American researchers may have made a breakthrough discovery in HIV prevention and treatment.
Scientists at the Scripps Research Institute in California have developed a vaccine. It releases a protein that actively targets HIV. The vaccine prevents it from spreading, rather than training the immune system to fight the infection, according to the BBC.
The research team has developed the vaccine through a series of trials on infected monkeys. Those who were administered the experimental vaccination were protected from all forms of HIV for at least 34 weeks, the BBC reported.
Michael Farzan, the lead researcher and author of the study, told The New York Times that this new form of combatting HIV is “the broadest and most potent entry inhibitor described so far.” He also said that “it is simpler and works better than the current method that scientists are experimenting with, which is giving monkeys cocktails of several different antibodies that each neutralize only one or two strains of HIV, sometimes imperfectly.”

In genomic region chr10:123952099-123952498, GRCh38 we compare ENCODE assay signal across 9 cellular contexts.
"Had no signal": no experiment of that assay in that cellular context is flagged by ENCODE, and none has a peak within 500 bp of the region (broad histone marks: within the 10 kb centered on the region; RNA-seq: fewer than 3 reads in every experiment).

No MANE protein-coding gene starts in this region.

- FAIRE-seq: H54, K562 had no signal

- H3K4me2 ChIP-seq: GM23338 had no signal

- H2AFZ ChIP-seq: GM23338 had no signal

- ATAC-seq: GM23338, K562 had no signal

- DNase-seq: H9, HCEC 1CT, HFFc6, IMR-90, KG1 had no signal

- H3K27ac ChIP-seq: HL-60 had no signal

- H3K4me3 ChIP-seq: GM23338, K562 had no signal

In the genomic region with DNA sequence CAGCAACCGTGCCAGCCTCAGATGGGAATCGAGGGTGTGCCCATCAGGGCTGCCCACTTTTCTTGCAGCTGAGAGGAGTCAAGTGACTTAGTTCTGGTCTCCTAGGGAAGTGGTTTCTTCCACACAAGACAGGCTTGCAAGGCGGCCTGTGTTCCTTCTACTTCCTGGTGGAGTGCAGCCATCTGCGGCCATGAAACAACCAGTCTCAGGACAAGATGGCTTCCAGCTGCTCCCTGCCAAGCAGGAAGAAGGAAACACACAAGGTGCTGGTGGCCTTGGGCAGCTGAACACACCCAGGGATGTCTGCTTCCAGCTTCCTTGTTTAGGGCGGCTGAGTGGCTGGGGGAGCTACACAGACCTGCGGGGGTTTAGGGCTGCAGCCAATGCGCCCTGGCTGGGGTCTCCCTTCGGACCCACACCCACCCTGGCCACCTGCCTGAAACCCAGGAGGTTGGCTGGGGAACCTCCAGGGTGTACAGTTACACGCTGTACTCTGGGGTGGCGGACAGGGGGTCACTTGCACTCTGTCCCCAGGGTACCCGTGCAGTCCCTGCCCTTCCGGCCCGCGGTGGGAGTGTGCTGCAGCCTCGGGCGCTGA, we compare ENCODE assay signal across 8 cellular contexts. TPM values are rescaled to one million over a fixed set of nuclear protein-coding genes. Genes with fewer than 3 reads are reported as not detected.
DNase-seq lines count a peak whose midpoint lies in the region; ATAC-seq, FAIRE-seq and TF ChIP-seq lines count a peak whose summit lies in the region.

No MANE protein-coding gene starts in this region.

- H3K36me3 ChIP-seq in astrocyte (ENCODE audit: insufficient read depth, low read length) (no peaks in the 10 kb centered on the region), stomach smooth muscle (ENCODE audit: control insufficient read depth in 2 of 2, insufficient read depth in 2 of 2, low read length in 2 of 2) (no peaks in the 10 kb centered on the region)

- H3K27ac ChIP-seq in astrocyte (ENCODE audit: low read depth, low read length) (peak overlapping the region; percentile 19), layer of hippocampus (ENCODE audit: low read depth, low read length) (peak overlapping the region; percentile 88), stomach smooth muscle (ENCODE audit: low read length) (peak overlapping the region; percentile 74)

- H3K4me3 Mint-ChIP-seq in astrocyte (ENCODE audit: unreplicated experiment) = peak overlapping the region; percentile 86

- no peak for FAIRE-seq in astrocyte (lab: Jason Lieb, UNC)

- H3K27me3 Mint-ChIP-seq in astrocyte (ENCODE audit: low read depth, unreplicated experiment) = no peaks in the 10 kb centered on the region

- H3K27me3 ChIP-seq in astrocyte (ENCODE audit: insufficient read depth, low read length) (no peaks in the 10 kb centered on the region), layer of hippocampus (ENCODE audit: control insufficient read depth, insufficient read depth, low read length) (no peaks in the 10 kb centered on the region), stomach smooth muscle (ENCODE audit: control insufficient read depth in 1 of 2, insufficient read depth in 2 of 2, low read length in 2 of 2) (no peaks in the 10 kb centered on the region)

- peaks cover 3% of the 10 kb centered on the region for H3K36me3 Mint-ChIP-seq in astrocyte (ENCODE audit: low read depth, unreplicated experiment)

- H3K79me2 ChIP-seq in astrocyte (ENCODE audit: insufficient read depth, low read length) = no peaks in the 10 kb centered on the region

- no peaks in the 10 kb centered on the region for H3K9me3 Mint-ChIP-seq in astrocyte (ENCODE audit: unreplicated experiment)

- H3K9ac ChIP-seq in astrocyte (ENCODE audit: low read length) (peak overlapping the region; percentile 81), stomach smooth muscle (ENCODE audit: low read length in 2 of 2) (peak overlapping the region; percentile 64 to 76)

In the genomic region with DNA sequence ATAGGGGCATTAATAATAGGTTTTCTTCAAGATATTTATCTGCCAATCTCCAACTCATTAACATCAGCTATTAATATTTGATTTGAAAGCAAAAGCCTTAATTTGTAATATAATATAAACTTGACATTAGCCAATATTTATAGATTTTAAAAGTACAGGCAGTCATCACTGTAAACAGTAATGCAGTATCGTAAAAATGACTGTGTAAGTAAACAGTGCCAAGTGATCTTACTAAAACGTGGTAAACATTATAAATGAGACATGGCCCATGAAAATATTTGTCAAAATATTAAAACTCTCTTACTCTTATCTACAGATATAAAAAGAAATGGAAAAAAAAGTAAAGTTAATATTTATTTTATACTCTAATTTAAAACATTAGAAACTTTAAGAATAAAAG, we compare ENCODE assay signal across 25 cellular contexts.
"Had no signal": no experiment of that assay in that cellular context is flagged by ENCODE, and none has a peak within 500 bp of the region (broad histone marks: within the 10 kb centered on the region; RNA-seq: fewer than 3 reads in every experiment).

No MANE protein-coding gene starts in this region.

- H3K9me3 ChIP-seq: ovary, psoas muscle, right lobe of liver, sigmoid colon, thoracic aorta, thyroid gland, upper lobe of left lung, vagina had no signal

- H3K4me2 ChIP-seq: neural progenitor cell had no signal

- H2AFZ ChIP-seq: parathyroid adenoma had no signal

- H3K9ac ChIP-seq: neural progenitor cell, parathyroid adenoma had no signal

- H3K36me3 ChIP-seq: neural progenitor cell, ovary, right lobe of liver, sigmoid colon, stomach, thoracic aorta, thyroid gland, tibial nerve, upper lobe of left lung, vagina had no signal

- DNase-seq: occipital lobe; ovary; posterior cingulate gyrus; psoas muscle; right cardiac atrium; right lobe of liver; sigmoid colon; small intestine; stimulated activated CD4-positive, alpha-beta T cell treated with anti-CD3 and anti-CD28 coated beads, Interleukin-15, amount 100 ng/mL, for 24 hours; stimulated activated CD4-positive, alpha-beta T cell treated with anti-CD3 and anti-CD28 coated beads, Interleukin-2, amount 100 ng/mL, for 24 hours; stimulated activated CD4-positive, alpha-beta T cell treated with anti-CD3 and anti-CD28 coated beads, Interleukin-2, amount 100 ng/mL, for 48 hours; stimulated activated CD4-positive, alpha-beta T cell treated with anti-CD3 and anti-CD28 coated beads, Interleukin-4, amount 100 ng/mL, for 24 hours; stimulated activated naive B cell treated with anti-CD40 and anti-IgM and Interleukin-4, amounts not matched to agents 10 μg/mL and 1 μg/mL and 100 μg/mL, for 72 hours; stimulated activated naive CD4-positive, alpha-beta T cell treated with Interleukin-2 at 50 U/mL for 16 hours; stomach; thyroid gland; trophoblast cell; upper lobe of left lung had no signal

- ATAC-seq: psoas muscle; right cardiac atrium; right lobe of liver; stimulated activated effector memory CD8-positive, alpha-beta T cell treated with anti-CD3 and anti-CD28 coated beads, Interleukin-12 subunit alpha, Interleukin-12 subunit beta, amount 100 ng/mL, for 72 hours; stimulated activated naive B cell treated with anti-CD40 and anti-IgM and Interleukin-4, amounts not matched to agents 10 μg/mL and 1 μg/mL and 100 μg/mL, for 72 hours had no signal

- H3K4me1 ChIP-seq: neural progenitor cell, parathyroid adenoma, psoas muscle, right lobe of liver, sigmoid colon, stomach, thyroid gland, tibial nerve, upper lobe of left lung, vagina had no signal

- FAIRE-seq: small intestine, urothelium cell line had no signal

Naturally, the team is eager to begin trials and administer the vaccine to human patients. However, there are a number of potential safety hazards that still need to be worked out before the vaccine is safe. According to the BBC, this vaccine does not operate conventionally. It makes alterations to a subject’s DNA as the genetic changes cause anti-HIV proteins to constantly shoot out into the human body, which may have negative repercussions.
Despite its potential, the vaccine is still in its infancy.
Editor’s Note: Information from The New York Times and the BBC was used in this report.